A walk along the row of various stalls and shops at the busiest beach town in Langkawi.
Wat Koh Wanararm is a Thai temple located at the outskirt of Kuah near a series of limestone hills. The temple is named after its Thai monk founder and hosts a large hall, a garden with shrines and stupas and a large Kuan Yin (Goddess of Mercy) sculpture carved from the hill behind the temple ground.
Mahsuri was a famous female figure in the local folklore of Langkawi. According to the legend, Mahsuri was wrongly accused of having adultery while her husband was away at war. Well known for being the most beautiful maiden in the island, she was a victim of jealousy of the island village chief’s wife, who started false rumor about Mahsuri. As the rumor grew stronger, Mahsuri was later caught by the villagers and condemned to death by stabbing. It was said that when she was stabbed, her blood was in white, signifying her innocence. Mahsuri then cursed Langkawi to be afflicted with bad luck for seven generations. After that, Langkawi lost a war with the Siam army and subsequently had been unable to prosper.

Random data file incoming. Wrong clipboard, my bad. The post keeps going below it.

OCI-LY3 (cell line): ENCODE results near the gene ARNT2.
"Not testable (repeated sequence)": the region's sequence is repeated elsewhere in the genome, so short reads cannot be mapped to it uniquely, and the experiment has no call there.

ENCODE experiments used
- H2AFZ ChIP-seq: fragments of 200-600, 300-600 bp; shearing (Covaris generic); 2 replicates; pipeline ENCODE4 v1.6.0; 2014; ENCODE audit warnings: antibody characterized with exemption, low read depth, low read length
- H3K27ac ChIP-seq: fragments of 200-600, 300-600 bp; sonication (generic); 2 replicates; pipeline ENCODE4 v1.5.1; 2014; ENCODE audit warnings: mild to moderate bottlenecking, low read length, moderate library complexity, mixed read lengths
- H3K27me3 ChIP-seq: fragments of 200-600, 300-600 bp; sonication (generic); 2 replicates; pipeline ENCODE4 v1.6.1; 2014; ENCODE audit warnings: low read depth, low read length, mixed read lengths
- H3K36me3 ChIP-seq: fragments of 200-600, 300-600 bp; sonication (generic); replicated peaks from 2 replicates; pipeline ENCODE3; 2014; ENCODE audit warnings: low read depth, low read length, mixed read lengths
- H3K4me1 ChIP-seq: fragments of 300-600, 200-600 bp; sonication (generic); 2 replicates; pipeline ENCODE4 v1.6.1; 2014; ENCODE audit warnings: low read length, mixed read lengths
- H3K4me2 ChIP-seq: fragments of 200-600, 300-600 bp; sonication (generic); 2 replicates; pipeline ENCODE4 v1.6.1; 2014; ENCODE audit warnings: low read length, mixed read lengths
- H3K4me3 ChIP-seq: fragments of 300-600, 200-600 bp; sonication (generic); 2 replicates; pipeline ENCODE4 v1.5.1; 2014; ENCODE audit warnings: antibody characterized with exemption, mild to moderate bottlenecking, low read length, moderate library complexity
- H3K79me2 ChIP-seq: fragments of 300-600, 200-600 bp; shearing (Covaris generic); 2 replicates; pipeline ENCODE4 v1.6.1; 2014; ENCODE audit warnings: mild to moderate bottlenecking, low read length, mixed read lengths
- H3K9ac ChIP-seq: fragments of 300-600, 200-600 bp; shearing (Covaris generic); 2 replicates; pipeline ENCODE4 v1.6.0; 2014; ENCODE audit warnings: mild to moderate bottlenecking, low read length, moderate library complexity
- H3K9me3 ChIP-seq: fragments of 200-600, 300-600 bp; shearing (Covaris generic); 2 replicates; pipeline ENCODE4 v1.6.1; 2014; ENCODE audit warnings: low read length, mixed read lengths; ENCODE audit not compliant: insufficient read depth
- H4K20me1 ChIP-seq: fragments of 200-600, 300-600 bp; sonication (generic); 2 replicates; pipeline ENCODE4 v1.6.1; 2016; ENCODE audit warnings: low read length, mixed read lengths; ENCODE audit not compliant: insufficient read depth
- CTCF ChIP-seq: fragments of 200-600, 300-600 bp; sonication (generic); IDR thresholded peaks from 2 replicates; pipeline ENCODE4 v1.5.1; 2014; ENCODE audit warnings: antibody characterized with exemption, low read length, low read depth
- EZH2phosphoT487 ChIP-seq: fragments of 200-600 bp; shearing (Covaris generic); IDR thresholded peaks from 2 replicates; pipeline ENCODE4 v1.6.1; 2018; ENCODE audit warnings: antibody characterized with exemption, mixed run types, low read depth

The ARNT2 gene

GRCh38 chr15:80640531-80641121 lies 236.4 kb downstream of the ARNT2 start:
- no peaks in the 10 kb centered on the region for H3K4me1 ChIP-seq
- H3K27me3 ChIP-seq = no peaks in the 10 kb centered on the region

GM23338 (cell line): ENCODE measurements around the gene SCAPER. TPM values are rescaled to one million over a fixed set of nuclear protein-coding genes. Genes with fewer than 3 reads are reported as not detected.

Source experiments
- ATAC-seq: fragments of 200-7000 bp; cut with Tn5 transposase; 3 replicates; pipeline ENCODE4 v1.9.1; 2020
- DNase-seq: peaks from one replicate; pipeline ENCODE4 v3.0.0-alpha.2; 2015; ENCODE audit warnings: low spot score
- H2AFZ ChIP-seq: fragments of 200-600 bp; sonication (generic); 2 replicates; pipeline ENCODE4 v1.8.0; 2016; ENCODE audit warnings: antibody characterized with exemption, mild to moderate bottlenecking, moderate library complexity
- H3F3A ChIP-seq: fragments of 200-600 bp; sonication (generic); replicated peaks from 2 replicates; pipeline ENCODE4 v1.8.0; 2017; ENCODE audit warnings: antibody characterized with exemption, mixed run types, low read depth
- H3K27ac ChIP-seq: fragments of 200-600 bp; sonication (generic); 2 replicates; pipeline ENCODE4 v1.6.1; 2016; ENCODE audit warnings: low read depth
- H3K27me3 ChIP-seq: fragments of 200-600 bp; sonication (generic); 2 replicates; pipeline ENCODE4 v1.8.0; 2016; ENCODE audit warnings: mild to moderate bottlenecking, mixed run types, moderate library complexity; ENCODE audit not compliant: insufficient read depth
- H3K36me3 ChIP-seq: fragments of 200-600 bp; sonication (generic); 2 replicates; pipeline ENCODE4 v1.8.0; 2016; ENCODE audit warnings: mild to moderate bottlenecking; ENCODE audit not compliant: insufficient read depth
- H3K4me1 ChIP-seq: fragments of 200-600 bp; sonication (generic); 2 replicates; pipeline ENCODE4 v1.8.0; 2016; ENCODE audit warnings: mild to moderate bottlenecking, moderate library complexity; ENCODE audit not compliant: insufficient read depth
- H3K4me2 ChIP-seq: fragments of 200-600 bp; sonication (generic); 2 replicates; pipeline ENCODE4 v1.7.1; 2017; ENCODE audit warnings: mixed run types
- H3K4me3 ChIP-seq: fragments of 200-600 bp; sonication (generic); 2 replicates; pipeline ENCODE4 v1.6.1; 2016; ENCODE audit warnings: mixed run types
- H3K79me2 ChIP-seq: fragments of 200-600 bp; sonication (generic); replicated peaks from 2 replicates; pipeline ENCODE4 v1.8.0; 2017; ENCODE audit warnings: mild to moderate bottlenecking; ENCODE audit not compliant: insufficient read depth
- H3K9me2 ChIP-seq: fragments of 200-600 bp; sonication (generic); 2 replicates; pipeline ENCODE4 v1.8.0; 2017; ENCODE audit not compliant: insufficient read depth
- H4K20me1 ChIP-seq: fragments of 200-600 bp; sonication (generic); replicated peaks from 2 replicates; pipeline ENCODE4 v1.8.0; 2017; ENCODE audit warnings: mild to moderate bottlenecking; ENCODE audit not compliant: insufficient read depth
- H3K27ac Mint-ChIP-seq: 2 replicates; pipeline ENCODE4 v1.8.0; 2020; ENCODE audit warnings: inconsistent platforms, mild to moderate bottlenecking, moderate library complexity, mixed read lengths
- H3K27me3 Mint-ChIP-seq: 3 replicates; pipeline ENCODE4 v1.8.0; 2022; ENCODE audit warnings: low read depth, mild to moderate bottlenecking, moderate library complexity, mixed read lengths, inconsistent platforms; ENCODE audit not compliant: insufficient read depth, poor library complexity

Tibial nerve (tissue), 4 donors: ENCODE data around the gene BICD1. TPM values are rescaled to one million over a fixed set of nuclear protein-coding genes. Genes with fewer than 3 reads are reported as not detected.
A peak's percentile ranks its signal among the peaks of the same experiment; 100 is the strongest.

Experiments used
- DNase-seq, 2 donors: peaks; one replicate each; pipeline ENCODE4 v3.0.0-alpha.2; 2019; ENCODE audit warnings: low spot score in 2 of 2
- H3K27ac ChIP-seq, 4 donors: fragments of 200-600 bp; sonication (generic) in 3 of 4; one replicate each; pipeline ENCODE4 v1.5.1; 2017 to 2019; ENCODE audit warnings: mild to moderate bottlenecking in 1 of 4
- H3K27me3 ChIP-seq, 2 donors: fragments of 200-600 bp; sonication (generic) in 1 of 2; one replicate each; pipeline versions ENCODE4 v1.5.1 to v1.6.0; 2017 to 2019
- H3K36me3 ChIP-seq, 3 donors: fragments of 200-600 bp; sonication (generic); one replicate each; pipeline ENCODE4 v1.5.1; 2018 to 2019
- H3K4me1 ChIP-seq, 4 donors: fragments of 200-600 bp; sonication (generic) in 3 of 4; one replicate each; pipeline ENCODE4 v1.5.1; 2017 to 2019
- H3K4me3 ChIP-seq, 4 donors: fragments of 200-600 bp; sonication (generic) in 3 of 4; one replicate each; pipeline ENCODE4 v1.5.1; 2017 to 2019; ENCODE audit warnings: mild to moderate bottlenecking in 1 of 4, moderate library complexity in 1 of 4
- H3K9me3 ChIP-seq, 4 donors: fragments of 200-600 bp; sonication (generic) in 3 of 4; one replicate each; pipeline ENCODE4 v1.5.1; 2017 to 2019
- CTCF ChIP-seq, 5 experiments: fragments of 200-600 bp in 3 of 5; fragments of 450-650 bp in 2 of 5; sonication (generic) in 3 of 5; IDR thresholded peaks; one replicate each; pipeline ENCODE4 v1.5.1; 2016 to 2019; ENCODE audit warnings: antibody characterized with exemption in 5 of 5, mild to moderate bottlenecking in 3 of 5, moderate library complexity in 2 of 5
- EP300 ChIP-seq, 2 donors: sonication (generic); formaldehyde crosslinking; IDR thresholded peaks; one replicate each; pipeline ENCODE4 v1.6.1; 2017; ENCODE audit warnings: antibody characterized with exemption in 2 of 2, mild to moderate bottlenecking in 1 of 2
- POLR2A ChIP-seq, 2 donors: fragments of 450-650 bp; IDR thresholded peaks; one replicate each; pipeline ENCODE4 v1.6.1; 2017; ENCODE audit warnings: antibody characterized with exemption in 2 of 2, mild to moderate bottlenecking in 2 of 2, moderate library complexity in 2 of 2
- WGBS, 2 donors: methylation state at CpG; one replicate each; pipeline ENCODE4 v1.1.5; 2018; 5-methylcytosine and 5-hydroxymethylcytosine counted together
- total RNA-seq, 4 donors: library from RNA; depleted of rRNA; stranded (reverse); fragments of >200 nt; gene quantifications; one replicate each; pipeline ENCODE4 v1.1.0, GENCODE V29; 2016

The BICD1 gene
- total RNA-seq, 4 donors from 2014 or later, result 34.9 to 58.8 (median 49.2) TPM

Locals believed this legend as apparently, after the 7th generation came to pass, Langkawi’s economy revived again due to a boon from tourism. This tomb is part of the main tourist attractions of Langkawi. Once a small and simple tomb, now the area surrounding the tomb was developed to include a mini traditional Malay village, along with a museum on the history of Mahsuri and various traditional food and items stalls.
Makam Mahsuri is located in Kampung Mawat, which is approximately 12km away from Kuah town and 17km away from the airport (with signage showing the direction to the tomb along the road). It opens 8am to 6pm every day. For more info, do visit the website: http://kotamahsuri.com/.